Academic Advertising Seeks to Protect “Community College Jobs” as Trademark

On April 15, 2014, Academic Advertising, LLC (“Academic”), a Georgia based limited liability company, brought suit against Jobelephant.com, Inc., and Michael Ang (“Jobelephant”), of San Diego, California, for trademark infringement, cybersquatting, cyber piracy, and unfair competition under the Lanham Act.

The complaint alleges Academic’s continuous operation of the website, www.CommunityCollegeJobs.com since June 30, 2009, and use of the trademark COMMUNITY COLLEGE JOBS.  Since that date more than 60,000 jobseekers opened accounts on the website.  In the middle of 2009, Academic began using the trademark CCJOBS and set up the user name @CCJobs with Twitter during that same year.  According to the complaint, the public referred to Academic’s placement and job listing services as CCJOBS, and beginning in 2011 the website accounts were referred to as “My CC Jobs” accounts.
The complaint alleges that Academic investigated the availability of CCJobs.com in January 2011 and discovered that the site was owned by a third party.
The defendants worked as sales representatives and agents for Academic beginning in 2011without a written contract.  Jobelephant submitted job postings to Academic by email, which were reviewed and posted on the company’s website.  In late 2011, Jobelephant expressed an interest in purchasing the CommunityCollegeJobs.com website, but Academic was not agreeable.  Interest was again expressed in September 2012 and again rebuffed.  According to the complaint, Jobelephant through its relationship with Academic knew of Academic’s interest in the CCJobs.com website.  Pictured below is Academic’s website offering community college placements.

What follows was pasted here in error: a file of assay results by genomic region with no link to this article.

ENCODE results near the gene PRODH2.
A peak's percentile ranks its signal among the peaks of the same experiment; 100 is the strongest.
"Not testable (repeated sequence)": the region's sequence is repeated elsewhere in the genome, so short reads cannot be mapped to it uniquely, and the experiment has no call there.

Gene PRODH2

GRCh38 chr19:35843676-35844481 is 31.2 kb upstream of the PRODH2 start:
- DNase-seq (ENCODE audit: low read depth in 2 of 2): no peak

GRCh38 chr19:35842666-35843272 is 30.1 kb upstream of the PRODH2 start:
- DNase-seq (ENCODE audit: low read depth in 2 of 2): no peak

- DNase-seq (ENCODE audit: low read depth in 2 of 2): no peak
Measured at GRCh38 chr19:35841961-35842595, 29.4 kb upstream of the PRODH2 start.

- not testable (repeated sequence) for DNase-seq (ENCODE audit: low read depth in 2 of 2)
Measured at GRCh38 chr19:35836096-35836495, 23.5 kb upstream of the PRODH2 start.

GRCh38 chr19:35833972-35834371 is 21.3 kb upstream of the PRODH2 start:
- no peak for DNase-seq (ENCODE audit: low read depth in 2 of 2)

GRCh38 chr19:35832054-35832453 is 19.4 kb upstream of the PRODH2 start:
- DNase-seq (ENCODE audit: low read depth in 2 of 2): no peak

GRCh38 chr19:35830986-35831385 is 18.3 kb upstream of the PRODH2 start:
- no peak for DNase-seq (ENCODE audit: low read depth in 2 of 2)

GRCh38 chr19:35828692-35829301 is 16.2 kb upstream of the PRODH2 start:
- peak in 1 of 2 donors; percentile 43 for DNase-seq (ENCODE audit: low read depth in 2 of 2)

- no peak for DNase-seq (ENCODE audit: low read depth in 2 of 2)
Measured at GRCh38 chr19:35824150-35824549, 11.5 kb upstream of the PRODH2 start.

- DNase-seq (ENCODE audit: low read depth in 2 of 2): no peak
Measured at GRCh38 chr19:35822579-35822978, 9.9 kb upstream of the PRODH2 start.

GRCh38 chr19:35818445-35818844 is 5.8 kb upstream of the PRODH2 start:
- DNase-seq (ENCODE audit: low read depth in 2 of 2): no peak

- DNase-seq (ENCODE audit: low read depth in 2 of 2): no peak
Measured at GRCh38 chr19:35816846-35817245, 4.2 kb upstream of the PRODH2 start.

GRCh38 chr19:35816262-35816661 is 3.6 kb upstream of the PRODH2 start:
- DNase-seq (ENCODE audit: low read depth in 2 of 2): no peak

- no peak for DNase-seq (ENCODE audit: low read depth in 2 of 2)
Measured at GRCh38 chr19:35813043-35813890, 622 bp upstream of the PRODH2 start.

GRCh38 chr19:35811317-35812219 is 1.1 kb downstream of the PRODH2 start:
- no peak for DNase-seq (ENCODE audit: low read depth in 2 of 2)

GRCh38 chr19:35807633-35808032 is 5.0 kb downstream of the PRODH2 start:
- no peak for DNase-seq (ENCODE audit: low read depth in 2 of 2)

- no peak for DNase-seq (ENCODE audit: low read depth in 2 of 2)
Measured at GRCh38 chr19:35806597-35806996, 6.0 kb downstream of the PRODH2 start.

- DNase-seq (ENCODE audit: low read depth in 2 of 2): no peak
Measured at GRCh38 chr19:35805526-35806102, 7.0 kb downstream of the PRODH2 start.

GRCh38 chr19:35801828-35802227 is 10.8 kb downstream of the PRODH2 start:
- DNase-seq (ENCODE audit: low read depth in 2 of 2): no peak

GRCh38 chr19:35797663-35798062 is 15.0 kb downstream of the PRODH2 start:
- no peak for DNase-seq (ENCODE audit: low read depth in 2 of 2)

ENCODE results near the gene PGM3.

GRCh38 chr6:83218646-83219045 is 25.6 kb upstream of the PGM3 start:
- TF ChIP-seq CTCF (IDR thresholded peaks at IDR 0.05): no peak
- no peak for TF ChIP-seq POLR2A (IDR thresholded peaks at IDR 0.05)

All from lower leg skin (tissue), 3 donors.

On March 25, 2014, Jobelephant purchased the website CCJobs.com.  Jobelephant began using the website on March 25 and also began using the name “College Community Jobs” on the website.  Academic alleges that by reversing “College” and “Community” from the Academic mark, Jobelephant demonstrates actual knowledge that CCJobs.com would cause confusion with Academic’s website.  Jobelephant has also started Facebook and LinkedIn pages as CCJobs.  Pictured below is the Jobelephant website.

Academic seeks an injunction, an accounting, compensatory damages, enhanced damages, statutory damages (for bad faith registration of the infringing domain name), delivery of advertising materials for destruction, a 30-day report on compliance with any granted injunction, and attorney's fees.  Academic asserts six counts, including federal trademark infringement under 15 U.S.C. § 1114, cybersquatting under 15 U.S.C. § 1125(d), federal unfair competition under 15 U.S.C. § 1125(a), unfair competition and deceptive trade practices under O.C.G.A. § 10-1-372(a)(2) and 372(a)(3), unfair business practices under O.C.G.A. § 10-1-393, and common law infringement and unfair competition.
The case is Academic Advertising, LLC v. Jobelephant.com, Inc., and Michael Ang, No. 1:14-cv-01115-AT, filed 04/15/14 in the U.S. District Court for the Northern District of Georgia, Atlanta Division, and has been assigned to U.S. District Judge Amy Totenberg.
 

 

Topics:  Advertising, Cybersquatting, Lanham Act, Piracy, Trademark Litigation, Trademarks, Unfair Competition

Published In: Civil Remedies Updates, Communications & Media Updates, Intellectual Property Updates

DISCLAIMER: Because of the generality of this update, the information provided herein may not be applicable in all situations and should not be acted upon without specific legal advice based on particular situations.

© Womble Carlyle Sandridge & Rice, LLP | Attorney Advertising

Don't miss a thing! Build a custom news brief:

Read fresh new writing on compliance, cybersecurity, Dodd-Frank, whistleblowers, social media, hiring & firing, patent reform, the NLRB, Obamacare, the SEC…

…or whatever matters the most to you. Follow authors, firms, and topics on JD Supra.

Create your news brief now - it's free and easy »